Mahmood al Zarooni, the new Godolphin trainer, wins his first race in Britain and hopes to make an impact in today's 2,000 Guineas at Newmarket.
Al Zarooni is up and running
LONDON // Abraham Lincoln once said that "most folks are about as happy as they make up their minds to be", which for Mahmood al Zarooni, the new Godolphin trainer, is pretty much ecstatic. The Dubai-born handler, who shot to world prominence by saddling his first horse, Calming Influence, to victory in the Godolphin Mile at Meydan on World Cup night last month, won his first race in Britain on Wednesday, sending out Lion Mountain under Ted Durcan to win a Pontefract maiden. But it is the excitement of having Buzzword, his first runner, in today's 2,000 Guineas at Newmarket that really gets al Zarooni smiling.
"I am very happy to have my first runner in a British Classic," al Zarooni said. "It was great to have my first British winner on Wednesday as well. It's good to win in England. We're running against the best trainers in the world here." Al Zarooni is based in Moulton Paddocks on the Bury Road in Newmarket - Godolphin's original base from which the operation began in 1994 - barely a mile from the main HQ of Godolphin Stables on Snailwell Road. The 33-year-old has a string of around 90 horses there, comprising mainly two-year-olds, but some older horses such as Buzzword.
"He is a good horse," al Zarooni said, despite the fact that the bay son of Pivotal is considered a no-hoper for the race. "He ran a little green at the beginning last year, but he ran well in Group races at the end of the season. You never know what could happen." If Buzzword is seen as unlikely winner in the first British Classic of the season, al Zarooni understands the unique pressures of sourcing winners for his employer, Sheikh Mohammed bin Rashid Al Maktoum. Last year, Godolphin stemmed the tide of criticism at their early-season efforts by sending out 202 winners worldwide. It was an astonishing season-ending performance, which included victories in the St Leger at Doncaster as well as at the Breeders' Cup at Santa Anita. Al Zarooni seems to be unfazed, however, by the stable's recent success.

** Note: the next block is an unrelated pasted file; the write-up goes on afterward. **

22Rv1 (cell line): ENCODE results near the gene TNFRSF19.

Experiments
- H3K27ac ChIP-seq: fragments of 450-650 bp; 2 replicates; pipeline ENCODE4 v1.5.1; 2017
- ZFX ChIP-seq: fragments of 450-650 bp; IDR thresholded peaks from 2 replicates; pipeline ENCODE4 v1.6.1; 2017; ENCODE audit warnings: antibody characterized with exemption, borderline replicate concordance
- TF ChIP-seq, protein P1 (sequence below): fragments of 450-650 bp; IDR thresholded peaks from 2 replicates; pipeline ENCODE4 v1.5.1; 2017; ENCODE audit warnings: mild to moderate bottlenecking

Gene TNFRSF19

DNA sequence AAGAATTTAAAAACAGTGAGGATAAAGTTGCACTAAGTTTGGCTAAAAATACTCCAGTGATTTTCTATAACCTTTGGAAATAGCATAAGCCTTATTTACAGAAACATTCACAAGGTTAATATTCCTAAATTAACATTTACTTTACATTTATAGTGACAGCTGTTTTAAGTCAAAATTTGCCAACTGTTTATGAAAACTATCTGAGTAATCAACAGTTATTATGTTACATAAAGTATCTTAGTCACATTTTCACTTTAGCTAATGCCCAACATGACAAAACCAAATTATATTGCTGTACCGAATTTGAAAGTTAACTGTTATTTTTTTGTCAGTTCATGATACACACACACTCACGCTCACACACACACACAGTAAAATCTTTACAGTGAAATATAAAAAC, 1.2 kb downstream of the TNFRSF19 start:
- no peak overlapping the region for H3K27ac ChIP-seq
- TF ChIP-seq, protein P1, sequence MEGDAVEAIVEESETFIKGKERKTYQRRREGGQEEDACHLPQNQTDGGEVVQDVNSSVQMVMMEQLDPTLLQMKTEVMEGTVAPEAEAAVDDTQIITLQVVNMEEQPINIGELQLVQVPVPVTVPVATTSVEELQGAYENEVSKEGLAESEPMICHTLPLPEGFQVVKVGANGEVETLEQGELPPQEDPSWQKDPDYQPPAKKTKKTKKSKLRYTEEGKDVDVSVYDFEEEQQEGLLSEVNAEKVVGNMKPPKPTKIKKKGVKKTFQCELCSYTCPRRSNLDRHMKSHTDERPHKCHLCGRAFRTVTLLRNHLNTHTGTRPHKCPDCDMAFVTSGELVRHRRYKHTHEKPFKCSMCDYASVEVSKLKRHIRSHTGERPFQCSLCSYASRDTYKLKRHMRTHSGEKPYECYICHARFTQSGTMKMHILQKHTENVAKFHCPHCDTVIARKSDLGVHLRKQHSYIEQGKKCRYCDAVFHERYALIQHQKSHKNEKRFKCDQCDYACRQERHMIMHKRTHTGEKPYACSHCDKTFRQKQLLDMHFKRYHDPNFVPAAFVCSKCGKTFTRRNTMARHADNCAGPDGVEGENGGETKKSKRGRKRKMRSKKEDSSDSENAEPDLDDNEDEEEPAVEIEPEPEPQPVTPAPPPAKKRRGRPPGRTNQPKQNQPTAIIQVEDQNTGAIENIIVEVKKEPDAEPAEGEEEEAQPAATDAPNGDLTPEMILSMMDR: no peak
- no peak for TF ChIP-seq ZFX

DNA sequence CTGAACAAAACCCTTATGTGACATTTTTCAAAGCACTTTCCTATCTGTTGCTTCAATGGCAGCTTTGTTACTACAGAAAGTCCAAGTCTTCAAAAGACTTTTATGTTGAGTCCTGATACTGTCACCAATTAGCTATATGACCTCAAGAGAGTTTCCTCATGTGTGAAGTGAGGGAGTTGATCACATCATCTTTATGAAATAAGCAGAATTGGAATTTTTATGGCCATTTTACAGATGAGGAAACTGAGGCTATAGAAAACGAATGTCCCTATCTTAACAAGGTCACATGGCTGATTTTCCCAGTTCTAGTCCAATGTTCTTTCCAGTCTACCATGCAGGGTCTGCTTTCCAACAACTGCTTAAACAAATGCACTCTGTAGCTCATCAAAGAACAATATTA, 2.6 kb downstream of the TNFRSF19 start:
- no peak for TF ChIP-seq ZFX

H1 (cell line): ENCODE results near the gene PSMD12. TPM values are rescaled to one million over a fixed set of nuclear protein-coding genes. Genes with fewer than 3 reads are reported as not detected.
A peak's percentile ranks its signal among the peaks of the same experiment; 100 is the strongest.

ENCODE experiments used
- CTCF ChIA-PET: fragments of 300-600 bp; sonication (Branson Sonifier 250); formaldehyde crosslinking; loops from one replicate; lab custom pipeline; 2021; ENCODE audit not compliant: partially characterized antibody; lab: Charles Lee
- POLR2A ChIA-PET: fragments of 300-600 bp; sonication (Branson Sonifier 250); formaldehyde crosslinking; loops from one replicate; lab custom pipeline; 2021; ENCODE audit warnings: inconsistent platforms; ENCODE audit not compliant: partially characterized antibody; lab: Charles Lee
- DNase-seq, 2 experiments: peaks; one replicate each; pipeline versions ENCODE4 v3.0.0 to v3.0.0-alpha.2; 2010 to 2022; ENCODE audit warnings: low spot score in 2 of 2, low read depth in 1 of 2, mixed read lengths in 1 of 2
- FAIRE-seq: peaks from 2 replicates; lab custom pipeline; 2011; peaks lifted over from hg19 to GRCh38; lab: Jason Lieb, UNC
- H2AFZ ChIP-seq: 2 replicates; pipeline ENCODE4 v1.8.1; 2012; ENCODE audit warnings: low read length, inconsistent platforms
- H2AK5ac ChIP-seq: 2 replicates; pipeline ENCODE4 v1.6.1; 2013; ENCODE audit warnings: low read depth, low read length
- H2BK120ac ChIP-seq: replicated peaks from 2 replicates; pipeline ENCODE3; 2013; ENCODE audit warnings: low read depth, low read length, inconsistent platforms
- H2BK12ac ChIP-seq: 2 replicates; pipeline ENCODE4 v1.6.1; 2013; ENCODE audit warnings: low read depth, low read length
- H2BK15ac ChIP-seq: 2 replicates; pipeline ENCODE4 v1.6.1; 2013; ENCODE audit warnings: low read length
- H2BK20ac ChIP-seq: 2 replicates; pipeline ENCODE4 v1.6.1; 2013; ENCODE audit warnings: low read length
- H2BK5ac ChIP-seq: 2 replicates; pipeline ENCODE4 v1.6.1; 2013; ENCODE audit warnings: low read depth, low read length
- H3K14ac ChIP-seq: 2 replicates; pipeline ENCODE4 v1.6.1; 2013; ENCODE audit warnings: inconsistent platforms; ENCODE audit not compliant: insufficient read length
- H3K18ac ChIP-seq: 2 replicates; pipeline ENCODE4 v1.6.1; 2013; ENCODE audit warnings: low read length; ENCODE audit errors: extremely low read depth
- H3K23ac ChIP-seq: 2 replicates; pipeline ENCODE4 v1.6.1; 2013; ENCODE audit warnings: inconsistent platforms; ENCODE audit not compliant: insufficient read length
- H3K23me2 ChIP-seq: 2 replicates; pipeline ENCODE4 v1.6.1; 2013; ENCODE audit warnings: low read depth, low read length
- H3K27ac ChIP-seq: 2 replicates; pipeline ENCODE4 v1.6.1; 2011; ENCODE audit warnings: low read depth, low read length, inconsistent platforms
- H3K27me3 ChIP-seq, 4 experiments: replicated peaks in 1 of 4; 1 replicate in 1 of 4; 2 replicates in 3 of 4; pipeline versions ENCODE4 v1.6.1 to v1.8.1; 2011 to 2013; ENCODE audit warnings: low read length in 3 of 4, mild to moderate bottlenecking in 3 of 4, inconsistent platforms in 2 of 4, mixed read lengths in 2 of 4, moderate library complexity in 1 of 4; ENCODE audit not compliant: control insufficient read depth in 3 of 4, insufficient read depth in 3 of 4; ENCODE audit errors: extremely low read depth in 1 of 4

"To be honest, I have no figure of how many winners I want to achieve this year. I'm new to this and I am always learning. I'll try to get the best results." Al Zarooni learnt his trade as an assistant to Ali Rashid al Raihe, this year's champion trainer, and Mubarak bin Shafya, as well as spending much of last year working under the wing of Saeed bin Suroor, the principal Godolphin trainer. But last month, ahead of World Cup night, al Zarooni was announced as Godolphin's second trainer, in tandem with bin Suroor, with the reason put forward that bin Suroor simply had too many horses under his care.
It is not the first time that Godolphin have split their British string. In 1999, the 34-year-old David Loder started to train a string of around 100 juveniles from Evry in France, but after a two-year experiment, the project was wound down. And it seems that Godolphin may have learnt from that experience, as al Zarooni still receives help from his former mentor, who saddles Al Zir as opposition in Saturday's Group 1 mile contest.
"Saeed has been here for 16 years so he knows most things about racing in England. He is always helping me. If I win a race, it's like he wins a race, and vice-versa. We are both working for one team; the Godolphin team." Whatever lies in store today for al Zarooni - he saddles three other runners on the card - he will struggle to replicate the thrill of his high-profile victory last month. "Winning with Calming Influence was the best feeling of my professional life," he said. "It was the first horse under my name, on the first World Cup night at Meydan. It made me very happy."